“Mademoiselle Smith!” Durand greeted Eden as she stepped into the gallery and his three patrons turned to stare at the person so addressed.
She noticed the patrons shifting their weight and hushing their own voices to overhear her conversation with the dealer. They were obviously confused to hear her addressed as “mademoiselle.” She wished they would leave. Instead, Durand himself called one of them to his side.
“Monsieur—” he said, “come meet the young lady about whom I was telling you.” To Eden’s horror, Doctor Bertrand of the Ecole Medecine turned to see her standing there.
“Monsieur Smith!” Dr. Bertrand’s face registered shock. “Young lady?”
Durand was laughing. “I told you, the young lady makes a better gentleman.”
Eden was certain she was blushing now and she hated Durand for it. But she reached a polite hand towards the doctor. “Hello again, monsieur.”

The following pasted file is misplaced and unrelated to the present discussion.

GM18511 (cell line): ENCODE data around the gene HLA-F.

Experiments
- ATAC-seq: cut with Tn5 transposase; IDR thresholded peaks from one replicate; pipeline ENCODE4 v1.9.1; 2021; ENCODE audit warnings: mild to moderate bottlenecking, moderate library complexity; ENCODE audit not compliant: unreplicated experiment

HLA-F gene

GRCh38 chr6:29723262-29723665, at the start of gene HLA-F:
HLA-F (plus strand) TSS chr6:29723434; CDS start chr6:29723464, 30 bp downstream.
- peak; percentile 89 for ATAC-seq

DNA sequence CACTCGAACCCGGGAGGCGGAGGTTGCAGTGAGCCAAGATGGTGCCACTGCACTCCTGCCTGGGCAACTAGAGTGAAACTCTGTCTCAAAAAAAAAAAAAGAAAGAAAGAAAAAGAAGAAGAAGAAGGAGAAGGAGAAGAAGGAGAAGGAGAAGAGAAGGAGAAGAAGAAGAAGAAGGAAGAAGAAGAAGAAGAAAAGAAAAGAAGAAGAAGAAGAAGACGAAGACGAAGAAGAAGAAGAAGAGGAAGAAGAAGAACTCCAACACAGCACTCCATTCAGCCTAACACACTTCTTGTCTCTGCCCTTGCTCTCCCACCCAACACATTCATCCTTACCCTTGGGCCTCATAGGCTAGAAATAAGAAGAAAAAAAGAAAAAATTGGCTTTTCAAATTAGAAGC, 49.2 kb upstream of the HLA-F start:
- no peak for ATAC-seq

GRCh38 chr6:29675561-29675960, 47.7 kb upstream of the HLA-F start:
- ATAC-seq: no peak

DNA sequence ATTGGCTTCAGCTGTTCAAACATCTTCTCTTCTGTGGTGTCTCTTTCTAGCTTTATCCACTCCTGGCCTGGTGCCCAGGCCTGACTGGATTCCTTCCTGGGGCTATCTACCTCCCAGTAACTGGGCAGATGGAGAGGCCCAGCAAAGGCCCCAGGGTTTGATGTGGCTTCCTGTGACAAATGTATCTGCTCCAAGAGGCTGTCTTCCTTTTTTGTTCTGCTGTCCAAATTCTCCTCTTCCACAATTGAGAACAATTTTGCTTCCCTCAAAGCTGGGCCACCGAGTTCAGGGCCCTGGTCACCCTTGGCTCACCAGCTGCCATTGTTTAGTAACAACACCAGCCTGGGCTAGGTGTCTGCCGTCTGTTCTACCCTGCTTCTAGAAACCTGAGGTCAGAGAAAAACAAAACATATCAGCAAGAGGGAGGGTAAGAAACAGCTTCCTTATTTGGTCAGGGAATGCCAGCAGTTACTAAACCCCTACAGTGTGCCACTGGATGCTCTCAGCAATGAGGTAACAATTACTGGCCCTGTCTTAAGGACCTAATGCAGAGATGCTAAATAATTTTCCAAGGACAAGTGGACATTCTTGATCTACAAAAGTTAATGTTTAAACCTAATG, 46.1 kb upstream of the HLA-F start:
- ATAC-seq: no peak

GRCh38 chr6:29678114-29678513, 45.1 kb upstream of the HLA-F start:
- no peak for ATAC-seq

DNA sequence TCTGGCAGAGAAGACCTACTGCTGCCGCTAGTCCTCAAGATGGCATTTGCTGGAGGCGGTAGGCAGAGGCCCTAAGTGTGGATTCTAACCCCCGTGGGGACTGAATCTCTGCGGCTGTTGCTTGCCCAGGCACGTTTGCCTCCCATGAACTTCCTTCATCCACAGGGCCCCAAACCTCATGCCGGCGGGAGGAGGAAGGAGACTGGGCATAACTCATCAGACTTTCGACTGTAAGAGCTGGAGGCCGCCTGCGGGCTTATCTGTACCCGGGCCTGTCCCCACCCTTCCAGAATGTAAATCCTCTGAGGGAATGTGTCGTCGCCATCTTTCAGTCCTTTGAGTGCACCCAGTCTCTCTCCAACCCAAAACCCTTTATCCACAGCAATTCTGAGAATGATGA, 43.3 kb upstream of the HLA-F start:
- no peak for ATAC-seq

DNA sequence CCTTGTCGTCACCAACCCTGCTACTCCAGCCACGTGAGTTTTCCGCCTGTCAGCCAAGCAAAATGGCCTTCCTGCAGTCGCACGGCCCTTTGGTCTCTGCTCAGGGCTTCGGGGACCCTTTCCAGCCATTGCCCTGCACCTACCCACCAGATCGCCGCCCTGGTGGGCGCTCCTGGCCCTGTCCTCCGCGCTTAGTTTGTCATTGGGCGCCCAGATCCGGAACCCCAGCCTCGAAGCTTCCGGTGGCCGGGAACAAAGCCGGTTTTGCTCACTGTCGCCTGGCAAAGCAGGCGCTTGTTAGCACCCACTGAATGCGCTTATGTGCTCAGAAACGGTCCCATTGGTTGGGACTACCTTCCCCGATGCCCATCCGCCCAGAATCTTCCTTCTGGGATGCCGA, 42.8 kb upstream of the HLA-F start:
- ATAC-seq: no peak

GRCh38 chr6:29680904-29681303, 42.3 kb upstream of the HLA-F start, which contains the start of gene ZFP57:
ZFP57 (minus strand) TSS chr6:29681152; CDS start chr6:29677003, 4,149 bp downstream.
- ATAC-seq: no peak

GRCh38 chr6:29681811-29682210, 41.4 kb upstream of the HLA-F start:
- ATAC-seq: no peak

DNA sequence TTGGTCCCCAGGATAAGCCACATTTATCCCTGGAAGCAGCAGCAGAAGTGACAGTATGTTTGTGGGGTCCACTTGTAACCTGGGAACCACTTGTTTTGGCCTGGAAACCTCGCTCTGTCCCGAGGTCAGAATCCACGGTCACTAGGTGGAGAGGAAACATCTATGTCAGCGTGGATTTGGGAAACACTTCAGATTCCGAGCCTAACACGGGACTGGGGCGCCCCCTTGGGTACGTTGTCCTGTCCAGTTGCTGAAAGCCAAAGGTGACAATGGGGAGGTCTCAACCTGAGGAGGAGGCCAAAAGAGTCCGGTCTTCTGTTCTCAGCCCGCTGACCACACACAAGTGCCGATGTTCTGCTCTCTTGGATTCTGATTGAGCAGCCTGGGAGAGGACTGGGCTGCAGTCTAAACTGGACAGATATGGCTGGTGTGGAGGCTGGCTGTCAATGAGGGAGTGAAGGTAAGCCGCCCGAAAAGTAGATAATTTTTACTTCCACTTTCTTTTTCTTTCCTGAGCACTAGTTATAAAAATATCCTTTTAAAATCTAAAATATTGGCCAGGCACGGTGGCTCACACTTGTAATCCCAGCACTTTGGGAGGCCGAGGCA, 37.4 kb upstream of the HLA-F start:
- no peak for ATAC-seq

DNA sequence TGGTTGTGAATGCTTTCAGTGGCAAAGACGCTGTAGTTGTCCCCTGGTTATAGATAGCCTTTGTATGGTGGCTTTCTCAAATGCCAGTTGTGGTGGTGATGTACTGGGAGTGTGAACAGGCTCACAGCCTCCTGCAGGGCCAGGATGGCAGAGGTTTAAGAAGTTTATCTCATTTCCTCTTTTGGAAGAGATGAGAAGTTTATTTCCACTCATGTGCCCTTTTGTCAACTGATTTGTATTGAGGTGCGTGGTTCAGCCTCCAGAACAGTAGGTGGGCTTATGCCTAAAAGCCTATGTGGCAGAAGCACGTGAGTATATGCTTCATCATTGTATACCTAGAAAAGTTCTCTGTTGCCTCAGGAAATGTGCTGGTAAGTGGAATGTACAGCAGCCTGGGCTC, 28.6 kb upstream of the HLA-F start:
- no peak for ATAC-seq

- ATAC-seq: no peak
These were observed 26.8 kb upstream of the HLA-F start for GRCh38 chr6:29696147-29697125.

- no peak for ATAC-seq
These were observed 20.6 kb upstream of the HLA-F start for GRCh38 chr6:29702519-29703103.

He took her hand and said only, “bonjour.”
But Durand was curious, “again?” he asked.
“We have met,” Eden said, ignoring Durand’s curious expression.
Dr. Bertrand was still silent. Durand spoke for him. “Monsieur Bertrand has been showing great interest in some of your work. I was even now trying to persuade him to purchase the little picture of the peasant girls.”
Durand nodded at a small canvas on the wall behind Bertrand. It did not feature peasant girls, but Eden’s niece sitting on Sis’s lap. But Eden did not correct Durand. Instead she smiled at the doctor, “I hope you will decide the picture is worth your investment, monsieur,” she said.
Then, forgetting the business for which she had come, she left the gallery and walked quickly home, her heart racing all the way.